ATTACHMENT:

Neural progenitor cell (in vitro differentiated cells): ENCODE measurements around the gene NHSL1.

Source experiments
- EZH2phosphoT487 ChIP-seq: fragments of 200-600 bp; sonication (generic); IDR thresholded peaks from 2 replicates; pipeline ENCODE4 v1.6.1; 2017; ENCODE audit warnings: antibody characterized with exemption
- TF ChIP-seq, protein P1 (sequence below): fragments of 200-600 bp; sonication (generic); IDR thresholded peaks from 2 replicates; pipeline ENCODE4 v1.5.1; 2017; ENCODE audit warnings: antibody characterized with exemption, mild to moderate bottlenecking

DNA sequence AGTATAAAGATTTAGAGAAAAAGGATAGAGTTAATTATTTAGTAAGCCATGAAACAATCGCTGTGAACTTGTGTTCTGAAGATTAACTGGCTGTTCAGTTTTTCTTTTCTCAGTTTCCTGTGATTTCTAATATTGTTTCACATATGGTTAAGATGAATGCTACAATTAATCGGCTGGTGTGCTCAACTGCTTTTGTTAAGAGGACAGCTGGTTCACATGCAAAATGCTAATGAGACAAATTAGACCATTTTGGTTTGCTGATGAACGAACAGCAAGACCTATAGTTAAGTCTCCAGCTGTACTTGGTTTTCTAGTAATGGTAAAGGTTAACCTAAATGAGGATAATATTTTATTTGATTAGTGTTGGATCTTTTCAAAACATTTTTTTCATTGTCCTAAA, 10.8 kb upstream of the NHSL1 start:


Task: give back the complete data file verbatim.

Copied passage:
Neural progenitor cell (in vitro differentiated cells): ENCODE measurements around the gene NHSL1.

Source experiments
- EZH2phosphoT487 ChIP-seq: fragments of 200-600 bp; sonication (generic); IDR thresholded peaks from 2 replicates; pipeline ENCODE4 v1.6.1; 2017; ENCODE audit warnings: antibody characterized with exemption
- TF ChIP-seq, protein P1 (sequence below): fragments of 200-600 bp; sonication (generic); IDR thresholded peaks from 2 replicates; pipeline ENCODE4 v1.5.1; 2017; ENCODE audit warnings: antibody characterized with exemption, mild to moderate bottlenecking

DNA sequence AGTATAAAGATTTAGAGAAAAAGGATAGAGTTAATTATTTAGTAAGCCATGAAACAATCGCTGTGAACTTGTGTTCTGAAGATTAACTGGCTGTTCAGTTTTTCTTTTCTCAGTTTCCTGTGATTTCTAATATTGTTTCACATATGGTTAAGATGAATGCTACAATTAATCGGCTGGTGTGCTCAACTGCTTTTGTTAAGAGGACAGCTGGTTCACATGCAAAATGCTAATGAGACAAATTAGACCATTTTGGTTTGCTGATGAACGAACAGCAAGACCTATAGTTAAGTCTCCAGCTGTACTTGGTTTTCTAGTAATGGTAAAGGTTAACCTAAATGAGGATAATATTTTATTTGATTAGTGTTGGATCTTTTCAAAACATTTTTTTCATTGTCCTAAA, 10.8 kb upstream of the NHSL1 start: